Recalling an Anniversary

Twenty years ago today, Chinese tanks rumbled through Tiananmen Square in the heart of Beijing, with tanks and soldiers killing hundreds of students and other pro-democracy advocates who had occupied the public square for weeks.

The anniversary brought back memories of when I worked at China Central Television (CCTV) in 1993, on the fourth anniversary of what is called the Tiananmen Square massacre.

My wife and I and our two children had moved to Beijing for a year in my role as a Fulbright Professor at the China School of Journalism. In addition, I periodically worked as an “English polisher” at CCTV when an American friend in that job was traveling. The “polisher” edited copy for the daily English newscast and guided the Chinese anchors on English pronunciations before they went on air.

We also watched the worldwide news feeds as CCTV editors decided which international stories would be part of the English-language newscast. On the evening of June 4, 1993, the leading international story happened to be a massive student protest in Germany. But we didn’t air that story on CCTV that evening. The editor warned that if we aired the German student protest story, his superiors would think he was trying to bring attention to the anniversary of the Tiananmen incident, which was to go unmentioned on CCTV.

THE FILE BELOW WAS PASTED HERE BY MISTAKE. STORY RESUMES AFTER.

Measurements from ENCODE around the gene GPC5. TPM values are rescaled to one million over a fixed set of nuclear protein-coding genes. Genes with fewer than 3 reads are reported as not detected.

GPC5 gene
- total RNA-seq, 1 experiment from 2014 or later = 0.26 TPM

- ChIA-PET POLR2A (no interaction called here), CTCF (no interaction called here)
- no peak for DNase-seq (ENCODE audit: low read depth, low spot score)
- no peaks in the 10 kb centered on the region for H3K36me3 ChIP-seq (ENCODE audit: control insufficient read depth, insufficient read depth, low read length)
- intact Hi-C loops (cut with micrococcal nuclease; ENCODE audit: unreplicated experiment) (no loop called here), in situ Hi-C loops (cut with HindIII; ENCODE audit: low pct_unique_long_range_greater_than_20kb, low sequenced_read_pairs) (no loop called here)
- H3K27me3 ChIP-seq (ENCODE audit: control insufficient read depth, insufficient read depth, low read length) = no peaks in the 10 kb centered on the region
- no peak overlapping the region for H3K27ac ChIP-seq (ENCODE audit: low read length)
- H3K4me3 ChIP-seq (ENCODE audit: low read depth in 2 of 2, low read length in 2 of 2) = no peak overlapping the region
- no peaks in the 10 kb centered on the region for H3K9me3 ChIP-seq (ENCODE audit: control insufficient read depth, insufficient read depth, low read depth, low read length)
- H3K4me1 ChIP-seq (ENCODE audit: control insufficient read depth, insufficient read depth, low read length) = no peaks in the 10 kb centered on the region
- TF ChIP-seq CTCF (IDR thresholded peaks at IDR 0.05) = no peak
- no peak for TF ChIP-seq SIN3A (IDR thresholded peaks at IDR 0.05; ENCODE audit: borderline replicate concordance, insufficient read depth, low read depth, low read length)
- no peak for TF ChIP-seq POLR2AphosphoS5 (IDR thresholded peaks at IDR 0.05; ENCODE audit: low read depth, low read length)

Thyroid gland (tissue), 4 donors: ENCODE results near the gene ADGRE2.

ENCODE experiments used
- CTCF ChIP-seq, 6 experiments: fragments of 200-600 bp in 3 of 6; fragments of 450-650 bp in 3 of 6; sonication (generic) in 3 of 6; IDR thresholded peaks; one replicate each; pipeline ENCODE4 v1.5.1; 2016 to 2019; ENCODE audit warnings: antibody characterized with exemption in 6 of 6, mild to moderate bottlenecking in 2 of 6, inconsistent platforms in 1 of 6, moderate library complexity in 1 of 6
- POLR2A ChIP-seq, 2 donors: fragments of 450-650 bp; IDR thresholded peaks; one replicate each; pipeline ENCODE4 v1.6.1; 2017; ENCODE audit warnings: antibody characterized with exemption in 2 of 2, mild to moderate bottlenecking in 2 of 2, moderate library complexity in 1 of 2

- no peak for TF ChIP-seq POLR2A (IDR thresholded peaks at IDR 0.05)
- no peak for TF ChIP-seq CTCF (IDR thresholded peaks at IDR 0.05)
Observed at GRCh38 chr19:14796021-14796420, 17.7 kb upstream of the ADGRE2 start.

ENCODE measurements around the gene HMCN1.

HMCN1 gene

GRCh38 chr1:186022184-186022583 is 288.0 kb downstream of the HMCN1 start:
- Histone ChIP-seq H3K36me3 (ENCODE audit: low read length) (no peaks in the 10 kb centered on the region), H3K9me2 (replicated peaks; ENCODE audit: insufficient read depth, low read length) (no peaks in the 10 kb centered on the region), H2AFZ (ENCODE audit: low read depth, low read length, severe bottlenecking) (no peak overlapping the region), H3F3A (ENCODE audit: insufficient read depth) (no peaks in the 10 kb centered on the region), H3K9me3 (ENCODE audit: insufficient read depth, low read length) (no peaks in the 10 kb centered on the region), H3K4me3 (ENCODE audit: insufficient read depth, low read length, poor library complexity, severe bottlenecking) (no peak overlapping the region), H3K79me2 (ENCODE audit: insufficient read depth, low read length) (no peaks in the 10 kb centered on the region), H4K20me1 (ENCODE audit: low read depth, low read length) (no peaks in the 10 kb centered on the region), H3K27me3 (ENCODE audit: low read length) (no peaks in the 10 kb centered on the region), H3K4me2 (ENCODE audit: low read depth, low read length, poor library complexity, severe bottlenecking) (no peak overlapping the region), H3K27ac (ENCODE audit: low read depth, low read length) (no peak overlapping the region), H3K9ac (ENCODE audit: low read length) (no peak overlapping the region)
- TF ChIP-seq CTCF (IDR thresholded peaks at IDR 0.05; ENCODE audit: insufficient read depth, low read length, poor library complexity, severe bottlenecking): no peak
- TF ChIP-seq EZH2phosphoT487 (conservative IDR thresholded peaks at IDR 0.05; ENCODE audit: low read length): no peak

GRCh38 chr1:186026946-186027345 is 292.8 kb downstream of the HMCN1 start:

It’s an important illustration of the difference between government media and a free press.

The night of the 1989 government crackdown; Chinese photo

Tiananmen Square on the night of the 1989 government crackdown (Chinese photo)

Explore posts in the same categories: Freedom of Expression, International Communications, Media and Politics

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